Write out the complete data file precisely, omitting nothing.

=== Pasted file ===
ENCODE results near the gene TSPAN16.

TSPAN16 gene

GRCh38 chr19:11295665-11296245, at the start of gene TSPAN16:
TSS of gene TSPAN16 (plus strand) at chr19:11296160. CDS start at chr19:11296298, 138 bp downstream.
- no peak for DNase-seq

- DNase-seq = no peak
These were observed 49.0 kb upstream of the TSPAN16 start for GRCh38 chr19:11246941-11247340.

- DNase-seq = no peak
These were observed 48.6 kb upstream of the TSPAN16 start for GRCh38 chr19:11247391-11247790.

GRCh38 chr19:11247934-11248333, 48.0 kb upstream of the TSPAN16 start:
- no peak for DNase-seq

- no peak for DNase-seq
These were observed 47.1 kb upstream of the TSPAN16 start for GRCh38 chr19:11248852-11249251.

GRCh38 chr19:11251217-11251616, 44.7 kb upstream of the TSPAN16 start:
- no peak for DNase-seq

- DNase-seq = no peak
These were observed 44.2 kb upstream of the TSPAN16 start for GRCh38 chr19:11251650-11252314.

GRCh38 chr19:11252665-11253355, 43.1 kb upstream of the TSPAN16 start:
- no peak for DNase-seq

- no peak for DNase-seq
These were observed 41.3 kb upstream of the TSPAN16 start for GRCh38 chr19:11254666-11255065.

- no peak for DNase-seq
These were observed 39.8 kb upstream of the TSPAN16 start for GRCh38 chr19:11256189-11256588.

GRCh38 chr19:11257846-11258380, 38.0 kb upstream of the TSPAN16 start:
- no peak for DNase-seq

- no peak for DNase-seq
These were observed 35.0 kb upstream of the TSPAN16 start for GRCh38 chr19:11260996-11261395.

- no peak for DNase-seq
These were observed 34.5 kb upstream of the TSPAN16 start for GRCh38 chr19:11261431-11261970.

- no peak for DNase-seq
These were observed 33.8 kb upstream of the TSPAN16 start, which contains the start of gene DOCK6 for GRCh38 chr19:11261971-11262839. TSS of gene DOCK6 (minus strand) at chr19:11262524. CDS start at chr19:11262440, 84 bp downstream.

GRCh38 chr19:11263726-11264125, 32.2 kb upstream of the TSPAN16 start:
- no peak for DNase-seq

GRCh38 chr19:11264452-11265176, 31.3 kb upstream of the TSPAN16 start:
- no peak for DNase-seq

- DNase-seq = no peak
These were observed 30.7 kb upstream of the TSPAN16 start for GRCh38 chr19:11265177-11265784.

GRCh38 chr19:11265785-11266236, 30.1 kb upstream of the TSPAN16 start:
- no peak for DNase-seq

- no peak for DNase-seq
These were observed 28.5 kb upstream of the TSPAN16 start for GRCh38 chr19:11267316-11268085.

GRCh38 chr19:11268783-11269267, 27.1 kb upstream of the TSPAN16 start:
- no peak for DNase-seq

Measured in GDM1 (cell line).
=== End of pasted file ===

ENCODE results near the gene TSPAN16.

TSPAN16 gene

GRCh38 chr19:11295665-11296245, at the start of gene TSPAN16:
TSS of gene TSPAN16 (plus strand) at chr19:11296160. CDS start at chr19:11296298, 138 bp downstream.
- no peak for DNase-seq

- DNase-seq = no peak
These were observed 49.0 kb upstream of the TSPAN16 start for GRCh38 chr19:11246941-11247340.

- DNase-seq = no peak
These were observed 48.6 kb upstream of the TSPAN16 start for GRCh38 chr19:11247391-11247790.

GRCh38 chr19:11247934-11248333, 48.0 kb upstream of the TSPAN16 start:
- no peak for DNase-seq

- no peak for DNase-seq
These were observed 47.1 kb upstream of the TSPAN16 start for GRCh38 chr19:11248852-11249251.

GRCh38 chr19:11251217-11251616, 44.7 kb upstream of the TSPAN16 start:
- no peak for DNase-seq

- DNase-seq = no peak
These were observed 44.2 kb upstream of the TSPAN16 start for GRCh38 chr19:11251650-11252314.

GRCh38 chr19:11252665-11253355, 43.1 kb upstream of the TSPAN16 start:
- no peak for DNase-seq

- no peak for DNase-seq
These were observed 41.3 kb upstream of the TSPAN16 start for GRCh38 chr19:11254666-11255065.

- no peak for DNase-seq
These were observed 39.8 kb upstream of the TSPAN16 start for GRCh38 chr19:11256189-11256588.

GRCh38 chr19:11257846-11258380, 38.0 kb upstream of the TSPAN16 start:
- no peak for DNase-seq

- no peak for DNase-seq
These were observed 35.0 kb upstream of the TSPAN16 start for GRCh38 chr19:11260996-11261395.

- no peak for DNase-seq
These were observed 34.5 kb upstream of the TSPAN16 start for GRCh38 chr19:11261431-11261970.

- no peak for DNase-seq
These were observed 33.8 kb upstream of the TSPAN16 start, which contains the start of gene DOCK6 for GRCh38 chr19:11261971-11262839. TSS of gene DOCK6 (minus strand) at chr19:11262524. CDS start at chr19:11262440, 84 bp downstream.

GRCh38 chr19:11263726-11264125, 32.2 kb upstream of the TSPAN16 start:
- no peak for DNase-seq

GRCh38 chr19:11264452-11265176, 31.3 kb upstream of the TSPAN16 start:
- no peak for DNase-seq

- DNase-seq = no peak
These were observed 30.7 kb upstream of the TSPAN16 start for GRCh38 chr19:11265177-11265784.

GRCh38 chr19:11265785-11266236, 30.1 kb upstream of the TSPAN16 start:
- no peak for DNase-seq

- no peak for DNase-seq
These were observed 28.5 kb upstream of the TSPAN16 start for GRCh38 chr19:11267316-11268085.

GRCh38 chr19:11268783-11269267, 27.1 kb upstream of the TSPAN16 start:
- no peak for DNase-seq

Measured in GDM1 (cell line).